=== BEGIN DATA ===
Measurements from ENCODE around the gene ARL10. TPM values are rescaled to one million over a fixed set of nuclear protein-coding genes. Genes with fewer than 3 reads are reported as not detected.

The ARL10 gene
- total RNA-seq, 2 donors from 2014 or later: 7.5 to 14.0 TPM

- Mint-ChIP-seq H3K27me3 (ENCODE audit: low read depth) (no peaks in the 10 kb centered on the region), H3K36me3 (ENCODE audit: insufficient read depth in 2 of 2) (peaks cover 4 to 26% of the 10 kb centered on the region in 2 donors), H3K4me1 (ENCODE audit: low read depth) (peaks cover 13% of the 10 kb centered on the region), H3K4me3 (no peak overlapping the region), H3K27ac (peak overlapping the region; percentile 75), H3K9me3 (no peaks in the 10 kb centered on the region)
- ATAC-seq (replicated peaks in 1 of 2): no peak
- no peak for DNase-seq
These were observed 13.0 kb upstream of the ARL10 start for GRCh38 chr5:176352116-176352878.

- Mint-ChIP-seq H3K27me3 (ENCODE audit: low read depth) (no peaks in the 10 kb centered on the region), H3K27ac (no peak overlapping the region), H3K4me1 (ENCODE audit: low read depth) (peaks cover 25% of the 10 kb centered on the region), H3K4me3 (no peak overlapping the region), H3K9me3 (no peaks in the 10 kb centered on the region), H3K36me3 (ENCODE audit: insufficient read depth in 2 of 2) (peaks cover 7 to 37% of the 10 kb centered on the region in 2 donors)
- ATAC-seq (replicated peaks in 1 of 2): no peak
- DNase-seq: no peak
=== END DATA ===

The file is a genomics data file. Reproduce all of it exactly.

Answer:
Measurements from ENCODE around the gene ARL10. TPM values are rescaled to one million over a fixed set of nuclear protein-coding genes. Genes with fewer than 3 reads are reported as not detected.

The ARL10 gene
- total RNA-seq, 2 donors from 2014 or later: 7.5 to 14.0 TPM

- Mint-ChIP-seq H3K27me3 (ENCODE audit: low read depth) (no peaks in the 10 kb centered on the region), H3K36me3 (ENCODE audit: insufficient read depth in 2 of 2) (peaks cover 4 to 26% of the 10 kb centered on the region in 2 donors), H3K4me1 (ENCODE audit: low read depth) (peaks cover 13% of the 10 kb centered on the region), H3K4me3 (no peak overlapping the region), H3K27ac (peak overlapping the region; percentile 75), H3K9me3 (no peaks in the 10 kb centered on the region)
- ATAC-seq (replicated peaks in 1 of 2): no peak
- no peak for DNase-seq
These were observed 13.0 kb upstream of the ARL10 start for GRCh38 chr5:176352116-176352878.

- Mint-ChIP-seq H3K27me3 (ENCODE audit: low read depth) (no peaks in the 10 kb centered on the region), H3K27ac (no peak overlapping the region), H3K4me1 (ENCODE audit: low read depth) (peaks cover 25% of the 10 kb centered on the region), H3K4me3 (no peak overlapping the region), H3K9me3 (no peaks in the 10 kb centered on the region), H3K36me3 (ENCODE audit: insufficient read depth in 2 of 2) (peaks cover 7 to 37% of the 10 kb centered on the region in 2 donors)
- ATAC-seq (replicated peaks in 1 of 2): no peak
- DNase-seq: no peak